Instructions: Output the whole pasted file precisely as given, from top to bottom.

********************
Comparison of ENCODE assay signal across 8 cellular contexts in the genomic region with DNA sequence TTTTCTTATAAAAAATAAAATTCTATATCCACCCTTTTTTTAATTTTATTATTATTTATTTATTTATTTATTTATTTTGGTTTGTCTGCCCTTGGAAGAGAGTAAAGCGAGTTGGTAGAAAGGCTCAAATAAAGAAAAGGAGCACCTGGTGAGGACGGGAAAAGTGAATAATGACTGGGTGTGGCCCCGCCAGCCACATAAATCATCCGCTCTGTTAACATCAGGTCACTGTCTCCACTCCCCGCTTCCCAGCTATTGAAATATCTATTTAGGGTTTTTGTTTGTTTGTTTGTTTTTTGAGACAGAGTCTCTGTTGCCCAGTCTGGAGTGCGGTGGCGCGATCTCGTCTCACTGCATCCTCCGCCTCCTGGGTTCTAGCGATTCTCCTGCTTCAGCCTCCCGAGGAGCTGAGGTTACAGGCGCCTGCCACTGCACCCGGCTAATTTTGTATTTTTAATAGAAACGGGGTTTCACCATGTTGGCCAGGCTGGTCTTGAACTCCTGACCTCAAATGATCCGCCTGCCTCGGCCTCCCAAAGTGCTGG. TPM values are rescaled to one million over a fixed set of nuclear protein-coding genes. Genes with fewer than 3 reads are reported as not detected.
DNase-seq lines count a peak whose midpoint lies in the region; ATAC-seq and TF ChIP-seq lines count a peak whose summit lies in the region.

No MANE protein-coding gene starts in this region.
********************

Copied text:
Comparison of ENCODE assay signal across 8 cellular contexts in the genomic region with DNA sequence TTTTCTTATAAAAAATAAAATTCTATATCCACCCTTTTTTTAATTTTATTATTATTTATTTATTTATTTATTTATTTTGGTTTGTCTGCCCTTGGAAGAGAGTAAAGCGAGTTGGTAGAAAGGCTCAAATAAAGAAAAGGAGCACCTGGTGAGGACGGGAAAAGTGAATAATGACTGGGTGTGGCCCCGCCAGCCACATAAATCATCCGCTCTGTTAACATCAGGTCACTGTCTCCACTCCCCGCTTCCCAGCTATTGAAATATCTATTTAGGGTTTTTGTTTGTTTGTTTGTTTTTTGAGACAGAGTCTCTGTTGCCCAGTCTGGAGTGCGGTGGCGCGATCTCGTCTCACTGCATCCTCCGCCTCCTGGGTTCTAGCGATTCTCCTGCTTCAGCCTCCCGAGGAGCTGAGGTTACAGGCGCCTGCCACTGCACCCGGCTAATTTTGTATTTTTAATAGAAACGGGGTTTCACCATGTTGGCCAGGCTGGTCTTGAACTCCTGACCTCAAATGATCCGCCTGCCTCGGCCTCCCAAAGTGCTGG. TPM values are rescaled to one million over a fixed set of nuclear protein-coding genes. Genes with fewer than 3 reads are reported as not detected.
DNase-seq lines count a peak whose midpoint lies in the region; ATAC-seq and TF ChIP-seq lines count a peak whose summit lies in the region.

No MANE protein-coding gene starts in this region.